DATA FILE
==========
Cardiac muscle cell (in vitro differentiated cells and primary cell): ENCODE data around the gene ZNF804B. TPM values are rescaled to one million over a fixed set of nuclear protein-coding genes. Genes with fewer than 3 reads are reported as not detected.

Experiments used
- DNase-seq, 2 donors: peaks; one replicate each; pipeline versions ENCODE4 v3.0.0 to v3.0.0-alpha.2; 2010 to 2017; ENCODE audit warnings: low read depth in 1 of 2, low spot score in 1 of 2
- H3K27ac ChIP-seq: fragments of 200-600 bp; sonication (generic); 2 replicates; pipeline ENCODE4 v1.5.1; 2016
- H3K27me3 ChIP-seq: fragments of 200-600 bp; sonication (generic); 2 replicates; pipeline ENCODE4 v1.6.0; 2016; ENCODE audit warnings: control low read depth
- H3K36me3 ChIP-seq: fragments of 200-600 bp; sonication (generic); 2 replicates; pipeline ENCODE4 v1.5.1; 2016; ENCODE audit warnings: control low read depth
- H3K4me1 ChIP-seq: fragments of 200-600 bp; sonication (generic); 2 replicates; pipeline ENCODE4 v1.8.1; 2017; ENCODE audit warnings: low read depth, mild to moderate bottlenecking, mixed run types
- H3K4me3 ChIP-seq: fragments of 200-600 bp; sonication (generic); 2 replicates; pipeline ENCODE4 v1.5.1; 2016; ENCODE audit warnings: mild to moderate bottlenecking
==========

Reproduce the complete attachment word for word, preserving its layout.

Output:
Cardiac muscle cell (in vitro differentiated cells and primary cell): ENCODE data around the gene ZNF804B. TPM values are rescaled to one million over a fixed set of nuclear protein-coding genes. Genes with fewer than 3 reads are reported as not detected.

Experiments used
- DNase-seq, 2 donors: peaks; one replicate each; pipeline versions ENCODE4 v3.0.0 to v3.0.0-alpha.2; 2010 to 2017; ENCODE audit warnings: low read depth in 1 of 2, low spot score in 1 of 2
- H3K27ac ChIP-seq: fragments of 200-600 bp; sonication (generic); 2 replicates; pipeline ENCODE4 v1.5.1; 2016
- H3K27me3 ChIP-seq: fragments of 200-600 bp; sonication (generic); 2 replicates; pipeline ENCODE4 v1.6.0; 2016; ENCODE audit warnings: control low read depth
- H3K36me3 ChIP-seq: fragments of 200-600 bp; sonication (generic); 2 replicates; pipeline ENCODE4 v1.5.1; 2016; ENCODE audit warnings: control low read depth
- H3K4me1 ChIP-seq: fragments of 200-600 bp; sonication (generic); 2 replicates; pipeline ENCODE4 v1.8.1; 2017; ENCODE audit warnings: low read depth, mild to moderate bottlenecking, mixed run types
- H3K4me3 ChIP-seq: fragments of 200-600 bp; sonication (generic); 2 replicates; pipeline ENCODE4 v1.5.1; 2016; ENCODE audit warnings: mild to moderate bottlenecking